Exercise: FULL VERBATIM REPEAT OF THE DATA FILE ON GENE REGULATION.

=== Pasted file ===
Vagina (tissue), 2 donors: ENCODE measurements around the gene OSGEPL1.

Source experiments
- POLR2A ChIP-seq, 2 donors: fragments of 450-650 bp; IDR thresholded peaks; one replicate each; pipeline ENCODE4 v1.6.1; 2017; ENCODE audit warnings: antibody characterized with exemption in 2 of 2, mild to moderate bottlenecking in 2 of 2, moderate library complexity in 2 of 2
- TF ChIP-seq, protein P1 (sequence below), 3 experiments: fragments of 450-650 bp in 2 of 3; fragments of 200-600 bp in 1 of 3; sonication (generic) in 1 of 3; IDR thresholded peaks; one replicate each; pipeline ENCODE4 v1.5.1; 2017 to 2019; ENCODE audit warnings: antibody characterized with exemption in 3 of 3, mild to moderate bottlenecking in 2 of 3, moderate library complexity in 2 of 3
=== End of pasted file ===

Vagina (tissue), 2 donors: ENCODE measurements around the gene OSGEPL1.

Source experiments
- POLR2A ChIP-seq, 2 donors: fragments of 450-650 bp; IDR thresholded peaks; one replicate each; pipeline ENCODE4 v1.6.1; 2017; ENCODE audit warnings: antibody characterized with exemption in 2 of 2, mild to moderate bottlenecking in 2 of 2, moderate library complexity in 2 of 2
- TF ChIP-seq, protein P1 (sequence below), 3 experiments: fragments of 450-650 bp in 2 of 3; fragments of 200-600 bp in 1 of 3; sonication (generic) in 1 of 3; IDR thresholded peaks; one replicate each; pipeline ENCODE4 v1.5.1; 2017 to 2019; ENCODE audit warnings: antibody characterized with exemption in 3 of 3, mild to moderate bottlenecking in 2 of 3, moderate library complexity in 2 of 3